April 19, 2017
At TSIA, we receive a steady stream of inquiries from our members, which give us insight into the most pressing business challenges technology companies are facing across the industry. We then translate these challenges into a list of capabilities organizations will need to embrace in order to succeed in the coming years. One of these key capabilities is something that has become so prevalent across the industry that we've dedicated an entire blog series to it: organizational alignment and convergence.
Before I get into what organizational convergence means for my area of research expertise, field services, I'd like to first explore what's driving the need for this alignment. The industry-wide shift to “as-a-service” business models, where customers look to purchase technology-as-a-service instead of an asset they own, is still uncharted territory for many tech organizations. This is why at TSIA, we're hard at work developing frameworks, organizational constructs, and benchmark performance metrics to help our members navigate these unfamiliar waters and accelerate their business transformation in an increasingly cloud-based world.
Unfortunately for hardware manufacturers, there's still a disconnect in understanding exactly what these new business models mean for them. After all, there's no way that a turbine, instrumentation, valves, robotics, etc., can be put in the Cloud. Instead, the goal here is to create a “digital twin” of each piece of hardware that resides in the Cloud, where the physical properties of the hardware and data about its performance is collected, stored, and easily monitored without having to go on-site to a customer location. These analytics can then be used to inform future offers that both improve the function of the technology and lead to better customer outcomes.
With this new focus on delivering customer outcomes rather than simply supplying hardware, manufacturers and field services organizations are needing to adjust their processes and adapt to changing customer demands. Under these new business models, the up-front CapEx revenue is replaced by a monthly service fee as customers purchase access to the technology rather than purchasing it outright. The installation, maintenance, and operation of the system falls to the supplier, which is performed by field service technicians.
In as-a-service business models, customers purchase monthly access to technology rather than buy it outright.
Under these outcome-based business models, techs who initially provided reactive “break/fix” support must now adopt a more proactive support role. They also perform adoption services that better facilitate customer outcomes and ensure they receive value from their purchase. However, a number one requirement of them is to be more efficient and keep costs low. So, how can they meet this expectation with added responsibilities added into the mix?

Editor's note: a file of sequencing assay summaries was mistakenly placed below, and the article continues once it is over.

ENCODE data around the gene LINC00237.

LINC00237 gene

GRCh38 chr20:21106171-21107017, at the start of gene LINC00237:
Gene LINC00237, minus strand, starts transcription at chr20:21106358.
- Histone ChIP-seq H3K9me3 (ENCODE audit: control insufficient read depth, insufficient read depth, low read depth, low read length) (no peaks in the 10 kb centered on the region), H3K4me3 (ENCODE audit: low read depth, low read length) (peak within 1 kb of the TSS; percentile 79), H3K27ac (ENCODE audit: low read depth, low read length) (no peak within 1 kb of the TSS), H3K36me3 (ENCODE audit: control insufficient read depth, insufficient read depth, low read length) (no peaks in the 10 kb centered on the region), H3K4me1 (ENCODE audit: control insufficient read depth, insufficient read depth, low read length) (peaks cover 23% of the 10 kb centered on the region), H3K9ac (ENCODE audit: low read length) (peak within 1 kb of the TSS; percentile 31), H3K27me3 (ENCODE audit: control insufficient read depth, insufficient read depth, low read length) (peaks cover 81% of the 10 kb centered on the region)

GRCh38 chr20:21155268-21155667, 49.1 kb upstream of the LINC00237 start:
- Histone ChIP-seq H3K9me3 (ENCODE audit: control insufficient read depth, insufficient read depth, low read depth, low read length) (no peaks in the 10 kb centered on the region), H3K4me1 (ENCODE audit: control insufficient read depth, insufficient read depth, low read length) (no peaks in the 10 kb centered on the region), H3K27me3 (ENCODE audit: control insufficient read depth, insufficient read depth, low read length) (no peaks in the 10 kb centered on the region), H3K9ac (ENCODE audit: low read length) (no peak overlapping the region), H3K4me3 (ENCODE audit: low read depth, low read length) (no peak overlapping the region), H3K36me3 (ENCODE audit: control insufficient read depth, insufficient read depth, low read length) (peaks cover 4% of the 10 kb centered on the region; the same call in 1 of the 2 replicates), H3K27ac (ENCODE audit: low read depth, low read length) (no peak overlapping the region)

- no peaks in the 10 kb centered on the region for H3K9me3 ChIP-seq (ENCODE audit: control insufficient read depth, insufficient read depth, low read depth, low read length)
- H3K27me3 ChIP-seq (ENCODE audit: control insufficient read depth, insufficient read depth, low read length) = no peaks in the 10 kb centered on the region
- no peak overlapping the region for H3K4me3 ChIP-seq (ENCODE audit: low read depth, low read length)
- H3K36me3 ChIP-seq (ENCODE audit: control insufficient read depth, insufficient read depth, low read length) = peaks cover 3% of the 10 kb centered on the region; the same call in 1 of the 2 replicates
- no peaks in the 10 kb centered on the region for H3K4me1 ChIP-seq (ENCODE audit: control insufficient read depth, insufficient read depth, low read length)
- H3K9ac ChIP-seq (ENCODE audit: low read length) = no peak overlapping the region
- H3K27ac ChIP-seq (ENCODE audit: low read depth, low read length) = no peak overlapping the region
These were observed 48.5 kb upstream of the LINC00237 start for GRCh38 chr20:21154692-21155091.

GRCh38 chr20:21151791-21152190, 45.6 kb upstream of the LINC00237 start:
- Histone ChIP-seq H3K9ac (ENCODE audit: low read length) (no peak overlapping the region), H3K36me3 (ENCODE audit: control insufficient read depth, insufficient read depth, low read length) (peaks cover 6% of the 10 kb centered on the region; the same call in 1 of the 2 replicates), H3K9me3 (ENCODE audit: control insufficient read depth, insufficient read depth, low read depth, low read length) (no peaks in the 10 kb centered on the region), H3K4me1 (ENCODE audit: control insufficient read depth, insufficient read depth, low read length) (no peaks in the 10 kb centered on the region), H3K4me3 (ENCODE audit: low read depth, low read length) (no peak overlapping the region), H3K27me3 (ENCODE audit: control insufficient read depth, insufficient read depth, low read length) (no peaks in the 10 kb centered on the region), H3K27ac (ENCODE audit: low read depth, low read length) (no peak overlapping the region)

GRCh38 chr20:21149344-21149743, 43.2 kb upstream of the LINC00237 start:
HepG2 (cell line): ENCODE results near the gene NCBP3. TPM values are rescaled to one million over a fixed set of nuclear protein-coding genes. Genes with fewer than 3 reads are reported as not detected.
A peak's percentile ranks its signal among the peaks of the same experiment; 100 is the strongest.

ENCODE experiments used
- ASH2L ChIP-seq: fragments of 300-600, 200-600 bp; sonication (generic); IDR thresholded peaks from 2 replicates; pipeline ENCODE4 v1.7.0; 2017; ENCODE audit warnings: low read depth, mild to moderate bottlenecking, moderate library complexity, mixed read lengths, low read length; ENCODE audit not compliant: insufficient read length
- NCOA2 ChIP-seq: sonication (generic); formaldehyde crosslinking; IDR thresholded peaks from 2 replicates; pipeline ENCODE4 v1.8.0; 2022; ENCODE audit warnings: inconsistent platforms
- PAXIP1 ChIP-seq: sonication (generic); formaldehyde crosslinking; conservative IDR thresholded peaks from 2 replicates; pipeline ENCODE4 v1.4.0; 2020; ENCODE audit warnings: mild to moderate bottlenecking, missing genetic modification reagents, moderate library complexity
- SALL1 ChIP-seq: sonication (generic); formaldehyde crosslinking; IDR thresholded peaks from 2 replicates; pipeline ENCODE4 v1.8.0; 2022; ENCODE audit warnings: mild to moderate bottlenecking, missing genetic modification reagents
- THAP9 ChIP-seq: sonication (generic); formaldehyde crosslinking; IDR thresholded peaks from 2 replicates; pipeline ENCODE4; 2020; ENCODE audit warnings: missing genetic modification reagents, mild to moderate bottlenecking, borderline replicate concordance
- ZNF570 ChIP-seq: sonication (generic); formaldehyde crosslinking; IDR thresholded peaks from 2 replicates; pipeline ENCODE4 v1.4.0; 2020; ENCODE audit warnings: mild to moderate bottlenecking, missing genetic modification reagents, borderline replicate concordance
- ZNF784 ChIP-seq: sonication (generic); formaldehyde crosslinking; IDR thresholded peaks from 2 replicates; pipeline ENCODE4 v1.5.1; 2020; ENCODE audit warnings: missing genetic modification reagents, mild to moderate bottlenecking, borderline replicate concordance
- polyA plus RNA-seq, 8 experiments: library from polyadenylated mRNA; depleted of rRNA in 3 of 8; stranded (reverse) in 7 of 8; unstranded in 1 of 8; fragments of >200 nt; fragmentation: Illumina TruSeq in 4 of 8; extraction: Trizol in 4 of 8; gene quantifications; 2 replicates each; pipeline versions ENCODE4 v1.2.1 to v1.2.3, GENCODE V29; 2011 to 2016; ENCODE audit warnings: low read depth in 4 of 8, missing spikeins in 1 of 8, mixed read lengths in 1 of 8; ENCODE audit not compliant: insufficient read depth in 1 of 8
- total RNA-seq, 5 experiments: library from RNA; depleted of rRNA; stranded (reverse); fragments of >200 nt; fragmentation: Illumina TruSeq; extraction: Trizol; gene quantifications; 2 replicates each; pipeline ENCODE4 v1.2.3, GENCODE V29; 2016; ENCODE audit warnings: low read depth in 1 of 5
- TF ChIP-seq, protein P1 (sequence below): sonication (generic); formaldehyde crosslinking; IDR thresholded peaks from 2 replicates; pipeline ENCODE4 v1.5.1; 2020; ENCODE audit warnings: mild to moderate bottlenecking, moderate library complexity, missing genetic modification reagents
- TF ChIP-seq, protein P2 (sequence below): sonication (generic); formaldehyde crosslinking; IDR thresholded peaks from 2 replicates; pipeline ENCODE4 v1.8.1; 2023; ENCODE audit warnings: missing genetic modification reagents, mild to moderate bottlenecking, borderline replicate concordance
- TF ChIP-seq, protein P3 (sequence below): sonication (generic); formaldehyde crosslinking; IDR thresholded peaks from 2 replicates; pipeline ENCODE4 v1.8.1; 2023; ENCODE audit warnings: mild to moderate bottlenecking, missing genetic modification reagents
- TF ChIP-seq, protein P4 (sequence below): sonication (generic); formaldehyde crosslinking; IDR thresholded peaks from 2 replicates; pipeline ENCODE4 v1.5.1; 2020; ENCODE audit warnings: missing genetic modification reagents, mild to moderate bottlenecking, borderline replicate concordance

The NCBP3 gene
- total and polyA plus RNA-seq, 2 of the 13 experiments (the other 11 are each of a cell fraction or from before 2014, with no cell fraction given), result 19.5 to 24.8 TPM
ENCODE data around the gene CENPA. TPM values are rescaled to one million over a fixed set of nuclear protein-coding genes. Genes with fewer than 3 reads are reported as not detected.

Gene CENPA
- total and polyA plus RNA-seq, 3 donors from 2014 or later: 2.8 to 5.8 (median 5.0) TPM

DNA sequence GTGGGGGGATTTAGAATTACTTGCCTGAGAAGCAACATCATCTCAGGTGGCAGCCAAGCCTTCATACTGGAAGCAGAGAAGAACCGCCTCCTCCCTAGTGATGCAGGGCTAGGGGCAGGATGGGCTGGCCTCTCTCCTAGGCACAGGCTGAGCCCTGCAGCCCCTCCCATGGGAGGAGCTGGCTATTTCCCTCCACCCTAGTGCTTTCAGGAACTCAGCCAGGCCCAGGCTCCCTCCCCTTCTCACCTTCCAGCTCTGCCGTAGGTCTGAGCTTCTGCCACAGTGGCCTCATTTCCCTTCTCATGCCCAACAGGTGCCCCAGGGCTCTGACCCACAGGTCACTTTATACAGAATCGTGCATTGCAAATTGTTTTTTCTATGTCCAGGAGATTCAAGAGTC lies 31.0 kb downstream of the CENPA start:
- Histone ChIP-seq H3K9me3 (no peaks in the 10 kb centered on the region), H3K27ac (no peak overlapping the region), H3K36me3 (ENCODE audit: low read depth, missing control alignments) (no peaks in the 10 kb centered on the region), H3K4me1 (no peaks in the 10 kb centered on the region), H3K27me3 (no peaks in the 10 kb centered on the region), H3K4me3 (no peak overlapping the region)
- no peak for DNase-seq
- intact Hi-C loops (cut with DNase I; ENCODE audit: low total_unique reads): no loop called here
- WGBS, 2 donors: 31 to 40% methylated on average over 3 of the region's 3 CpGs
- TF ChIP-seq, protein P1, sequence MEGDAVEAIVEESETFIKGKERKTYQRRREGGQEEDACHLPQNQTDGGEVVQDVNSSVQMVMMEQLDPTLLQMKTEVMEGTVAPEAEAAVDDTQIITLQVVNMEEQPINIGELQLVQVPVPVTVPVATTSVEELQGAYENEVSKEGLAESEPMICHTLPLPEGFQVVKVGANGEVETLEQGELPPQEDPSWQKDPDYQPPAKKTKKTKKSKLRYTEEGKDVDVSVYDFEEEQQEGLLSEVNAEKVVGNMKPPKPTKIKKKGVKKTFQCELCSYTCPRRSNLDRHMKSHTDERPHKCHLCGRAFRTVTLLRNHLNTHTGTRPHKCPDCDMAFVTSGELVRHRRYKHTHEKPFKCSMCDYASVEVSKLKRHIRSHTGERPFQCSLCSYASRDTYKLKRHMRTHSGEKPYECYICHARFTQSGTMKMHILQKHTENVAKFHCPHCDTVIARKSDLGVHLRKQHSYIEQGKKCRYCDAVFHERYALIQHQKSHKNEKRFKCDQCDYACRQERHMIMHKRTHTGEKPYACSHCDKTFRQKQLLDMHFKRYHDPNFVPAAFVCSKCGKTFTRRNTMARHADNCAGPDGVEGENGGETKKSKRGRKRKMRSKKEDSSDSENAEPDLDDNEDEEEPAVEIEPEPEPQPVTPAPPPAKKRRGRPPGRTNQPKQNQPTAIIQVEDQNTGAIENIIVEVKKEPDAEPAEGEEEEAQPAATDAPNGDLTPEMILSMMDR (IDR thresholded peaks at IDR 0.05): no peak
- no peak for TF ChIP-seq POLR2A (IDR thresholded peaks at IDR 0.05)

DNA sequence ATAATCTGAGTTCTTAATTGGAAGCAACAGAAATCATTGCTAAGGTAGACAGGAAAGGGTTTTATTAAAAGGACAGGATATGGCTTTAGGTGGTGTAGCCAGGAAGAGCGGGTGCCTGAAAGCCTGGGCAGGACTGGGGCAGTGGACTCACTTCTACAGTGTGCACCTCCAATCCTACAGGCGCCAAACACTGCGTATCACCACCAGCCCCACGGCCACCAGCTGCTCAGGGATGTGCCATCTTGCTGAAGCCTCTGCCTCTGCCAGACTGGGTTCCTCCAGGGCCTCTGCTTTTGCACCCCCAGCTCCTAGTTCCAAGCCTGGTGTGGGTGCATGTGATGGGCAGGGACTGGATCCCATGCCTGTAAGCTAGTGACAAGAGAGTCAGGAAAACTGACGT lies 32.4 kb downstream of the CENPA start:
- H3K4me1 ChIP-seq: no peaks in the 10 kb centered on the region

Traditional CapEx models offered support and maintenance contracts as equipment became more complex. The supplier's primary financial focus was to control cost and to get a desired return on that cost. As a result, field services organizations were set up as cost centers and pricing was primarily “cost plus.” Based on TSIA benchmark data, we know that 33% of today's field services organizations still run as a cost center where their main goal is to keep the equipment running while keeping costs low.
Based on TSIA benchmark data, we know that 33% of today's field services organizations still run as a cost center where their main goal is to keep the equipment running while keeping costs low.
As support and maintenance offers become commoditized, the ability to maintain a desirable gross margin is hampered by constant price pressure while increasing customer demands require new capabilities and additional costs. A focus on the value created by these skilled technicians, and assuming responsibility for the top line, has led to 54% of field services organizations now operating as a profit center.
The remaining 13% of organizations have embraced as-a-service offers and are leveraging the field service engineer's status as a trusted advisor to deliver, and get paid for, improved customer outcomes.
These changing offers and unrelenting cost pressures on field services organizations are the catalyst for serious strategic discussions. To effectively make this transition from cost center, to profit center, to as-a-service requires organizational alignment and convergence. Here's a look at what to take into consideration when making this transition:
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Source: TSIA State of Field Services 2017.
Source: TSIA State of Field Services 2017.
For even more about how organizational convergence is impacting the industry, be sure to check out other posts in this blog series by other TSIA research experts,
Vele Galovski is vice president of research, Field Services, for TSIA. Using his nearly 30 years of industry experience, he has consistently helped companies both large and small drive double-digit top-line growth with a proven retain, gain, and grow strategy. Vele has also written a book, The Perpetual Innovation Machine, which describes a holistic approach to management based on ambitious goal setting, data driven analysis, skillful prioritization, inspiring leadership, and the lost art of employee engagement.
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